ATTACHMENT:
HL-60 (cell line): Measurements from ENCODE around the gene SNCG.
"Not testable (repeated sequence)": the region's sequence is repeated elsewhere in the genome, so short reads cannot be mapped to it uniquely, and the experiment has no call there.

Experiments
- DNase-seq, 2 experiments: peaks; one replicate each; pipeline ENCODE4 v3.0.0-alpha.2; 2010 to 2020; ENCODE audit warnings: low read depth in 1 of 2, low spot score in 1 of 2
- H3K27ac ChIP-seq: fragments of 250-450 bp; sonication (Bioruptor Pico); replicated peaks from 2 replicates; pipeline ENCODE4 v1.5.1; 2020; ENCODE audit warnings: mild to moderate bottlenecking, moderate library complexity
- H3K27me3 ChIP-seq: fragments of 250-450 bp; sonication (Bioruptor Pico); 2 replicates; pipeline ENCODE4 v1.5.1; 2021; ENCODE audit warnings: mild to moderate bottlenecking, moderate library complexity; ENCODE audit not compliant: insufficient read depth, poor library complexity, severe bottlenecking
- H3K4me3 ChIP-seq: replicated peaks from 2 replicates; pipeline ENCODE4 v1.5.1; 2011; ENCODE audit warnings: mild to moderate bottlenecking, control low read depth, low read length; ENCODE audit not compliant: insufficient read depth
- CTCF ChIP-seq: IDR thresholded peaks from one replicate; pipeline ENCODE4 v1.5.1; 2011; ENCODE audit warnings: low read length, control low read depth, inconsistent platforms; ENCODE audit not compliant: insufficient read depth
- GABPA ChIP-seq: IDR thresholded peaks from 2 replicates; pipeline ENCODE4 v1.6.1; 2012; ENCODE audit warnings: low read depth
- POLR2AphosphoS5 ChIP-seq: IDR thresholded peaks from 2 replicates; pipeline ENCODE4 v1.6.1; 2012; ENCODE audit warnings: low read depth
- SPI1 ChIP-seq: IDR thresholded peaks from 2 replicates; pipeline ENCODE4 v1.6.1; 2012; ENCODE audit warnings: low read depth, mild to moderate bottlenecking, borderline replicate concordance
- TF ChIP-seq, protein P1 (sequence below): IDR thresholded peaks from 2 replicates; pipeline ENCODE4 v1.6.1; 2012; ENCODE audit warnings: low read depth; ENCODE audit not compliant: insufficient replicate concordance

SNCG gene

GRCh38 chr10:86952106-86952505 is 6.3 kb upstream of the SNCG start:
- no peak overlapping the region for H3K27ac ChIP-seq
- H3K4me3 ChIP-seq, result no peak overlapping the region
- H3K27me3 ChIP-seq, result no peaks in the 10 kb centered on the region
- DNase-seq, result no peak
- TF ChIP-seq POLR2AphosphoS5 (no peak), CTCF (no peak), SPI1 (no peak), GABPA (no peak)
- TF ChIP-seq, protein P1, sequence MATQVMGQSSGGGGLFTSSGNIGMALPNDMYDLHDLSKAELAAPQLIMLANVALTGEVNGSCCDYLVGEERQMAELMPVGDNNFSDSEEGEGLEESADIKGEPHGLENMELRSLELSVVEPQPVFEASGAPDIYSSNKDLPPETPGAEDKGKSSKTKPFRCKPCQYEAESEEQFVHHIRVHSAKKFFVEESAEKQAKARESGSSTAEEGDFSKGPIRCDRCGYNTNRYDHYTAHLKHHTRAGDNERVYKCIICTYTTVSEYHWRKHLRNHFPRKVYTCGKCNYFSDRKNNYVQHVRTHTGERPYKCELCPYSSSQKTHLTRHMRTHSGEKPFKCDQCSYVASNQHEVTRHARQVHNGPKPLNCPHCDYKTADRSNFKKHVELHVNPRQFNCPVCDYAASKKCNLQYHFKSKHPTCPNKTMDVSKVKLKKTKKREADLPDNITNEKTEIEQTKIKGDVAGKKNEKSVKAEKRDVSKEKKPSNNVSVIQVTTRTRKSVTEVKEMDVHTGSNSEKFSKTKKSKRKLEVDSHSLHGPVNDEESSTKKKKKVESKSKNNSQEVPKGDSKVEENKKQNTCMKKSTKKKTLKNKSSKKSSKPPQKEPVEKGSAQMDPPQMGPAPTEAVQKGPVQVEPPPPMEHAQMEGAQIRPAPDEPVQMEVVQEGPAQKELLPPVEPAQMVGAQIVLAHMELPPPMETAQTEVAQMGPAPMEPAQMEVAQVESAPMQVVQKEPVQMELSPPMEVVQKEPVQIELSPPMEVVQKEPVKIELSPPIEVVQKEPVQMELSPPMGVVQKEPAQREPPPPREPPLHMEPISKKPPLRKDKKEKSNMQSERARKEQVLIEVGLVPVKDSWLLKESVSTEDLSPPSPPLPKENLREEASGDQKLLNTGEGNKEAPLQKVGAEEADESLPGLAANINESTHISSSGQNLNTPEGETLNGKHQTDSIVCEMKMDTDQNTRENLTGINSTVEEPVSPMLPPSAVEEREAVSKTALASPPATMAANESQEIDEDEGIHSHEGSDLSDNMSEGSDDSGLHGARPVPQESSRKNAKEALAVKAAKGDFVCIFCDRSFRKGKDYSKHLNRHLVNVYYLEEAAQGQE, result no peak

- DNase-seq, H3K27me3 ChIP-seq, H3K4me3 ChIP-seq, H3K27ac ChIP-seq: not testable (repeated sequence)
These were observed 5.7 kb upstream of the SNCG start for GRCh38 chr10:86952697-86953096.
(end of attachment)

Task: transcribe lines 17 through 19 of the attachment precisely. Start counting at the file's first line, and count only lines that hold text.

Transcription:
- H3K27me3 ChIP-seq, result no peaks in the 10 kb centered on the region
- DNase-seq, result no peak
- TF ChIP-seq POLR2AphosphoS5 (no peak), CTCF (no peak), SPI1 (no peak), GABPA (no peak)